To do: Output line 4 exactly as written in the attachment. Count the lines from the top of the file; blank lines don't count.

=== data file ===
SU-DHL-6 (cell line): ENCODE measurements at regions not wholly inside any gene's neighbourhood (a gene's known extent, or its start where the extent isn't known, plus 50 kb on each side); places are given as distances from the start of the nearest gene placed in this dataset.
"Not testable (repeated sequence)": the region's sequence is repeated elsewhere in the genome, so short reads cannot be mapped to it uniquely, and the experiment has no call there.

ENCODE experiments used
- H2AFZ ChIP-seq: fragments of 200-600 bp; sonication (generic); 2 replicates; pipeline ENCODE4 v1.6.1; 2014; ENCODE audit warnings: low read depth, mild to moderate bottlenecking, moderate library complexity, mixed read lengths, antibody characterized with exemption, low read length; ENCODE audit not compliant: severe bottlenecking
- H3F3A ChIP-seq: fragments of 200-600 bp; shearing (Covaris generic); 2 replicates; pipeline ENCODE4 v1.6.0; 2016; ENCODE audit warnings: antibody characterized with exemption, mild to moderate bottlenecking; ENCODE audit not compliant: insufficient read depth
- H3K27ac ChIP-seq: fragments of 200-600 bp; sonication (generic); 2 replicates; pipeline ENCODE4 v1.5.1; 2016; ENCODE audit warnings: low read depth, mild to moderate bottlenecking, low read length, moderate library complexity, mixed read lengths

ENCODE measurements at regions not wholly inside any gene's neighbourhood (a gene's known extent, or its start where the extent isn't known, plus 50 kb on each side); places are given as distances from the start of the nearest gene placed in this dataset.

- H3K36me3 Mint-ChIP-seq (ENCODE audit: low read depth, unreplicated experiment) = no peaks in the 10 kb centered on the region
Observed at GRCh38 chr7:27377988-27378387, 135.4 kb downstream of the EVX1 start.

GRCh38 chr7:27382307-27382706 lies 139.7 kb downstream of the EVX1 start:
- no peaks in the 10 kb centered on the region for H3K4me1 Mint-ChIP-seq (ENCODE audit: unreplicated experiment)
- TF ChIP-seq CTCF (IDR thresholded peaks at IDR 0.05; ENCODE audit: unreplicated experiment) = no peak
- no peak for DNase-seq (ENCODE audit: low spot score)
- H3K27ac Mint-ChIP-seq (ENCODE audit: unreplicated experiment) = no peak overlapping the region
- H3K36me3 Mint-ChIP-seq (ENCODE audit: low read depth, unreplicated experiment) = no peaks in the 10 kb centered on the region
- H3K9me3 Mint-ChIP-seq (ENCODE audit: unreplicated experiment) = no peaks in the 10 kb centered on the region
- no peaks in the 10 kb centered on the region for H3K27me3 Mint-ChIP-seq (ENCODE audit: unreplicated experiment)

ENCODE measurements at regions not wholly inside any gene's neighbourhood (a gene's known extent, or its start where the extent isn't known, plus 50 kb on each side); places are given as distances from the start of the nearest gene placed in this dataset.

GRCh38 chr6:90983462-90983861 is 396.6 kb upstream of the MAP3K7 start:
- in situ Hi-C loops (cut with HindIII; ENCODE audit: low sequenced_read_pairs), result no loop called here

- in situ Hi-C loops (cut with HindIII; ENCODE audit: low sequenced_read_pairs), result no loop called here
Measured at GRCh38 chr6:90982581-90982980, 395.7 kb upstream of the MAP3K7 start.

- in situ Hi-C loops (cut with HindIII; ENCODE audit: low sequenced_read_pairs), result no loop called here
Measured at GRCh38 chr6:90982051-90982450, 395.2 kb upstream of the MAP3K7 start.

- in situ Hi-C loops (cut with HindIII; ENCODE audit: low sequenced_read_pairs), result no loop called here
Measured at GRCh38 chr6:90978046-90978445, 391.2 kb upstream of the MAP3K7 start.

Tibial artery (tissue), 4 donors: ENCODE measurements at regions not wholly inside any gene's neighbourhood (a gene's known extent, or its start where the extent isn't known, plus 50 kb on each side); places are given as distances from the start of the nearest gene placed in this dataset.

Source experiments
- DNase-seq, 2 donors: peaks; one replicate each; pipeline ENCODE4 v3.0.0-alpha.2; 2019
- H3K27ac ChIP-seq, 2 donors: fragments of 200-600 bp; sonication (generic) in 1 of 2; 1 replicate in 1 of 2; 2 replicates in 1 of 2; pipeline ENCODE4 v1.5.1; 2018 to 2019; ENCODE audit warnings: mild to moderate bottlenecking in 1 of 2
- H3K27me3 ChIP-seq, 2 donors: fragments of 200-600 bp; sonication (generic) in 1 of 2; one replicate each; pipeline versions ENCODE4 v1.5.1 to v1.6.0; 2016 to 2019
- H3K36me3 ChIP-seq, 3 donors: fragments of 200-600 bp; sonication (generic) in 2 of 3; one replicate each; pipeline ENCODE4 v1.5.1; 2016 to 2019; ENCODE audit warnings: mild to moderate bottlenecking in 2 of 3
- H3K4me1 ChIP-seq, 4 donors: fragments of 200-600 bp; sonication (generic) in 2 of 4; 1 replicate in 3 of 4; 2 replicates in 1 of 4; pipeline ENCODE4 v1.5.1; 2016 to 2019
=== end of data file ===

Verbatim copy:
- H2AFZ ChIP-seq: fragments of 200-600 bp; sonication (generic); 2 replicates; pipeline ENCODE4 v1.6.1; 2014; ENCODE audit warnings: low read depth, mild to moderate bottlenecking, moderate library complexity, mixed read lengths, antibody characterized with exemption, low read length; ENCODE audit not compliant: severe bottlenecking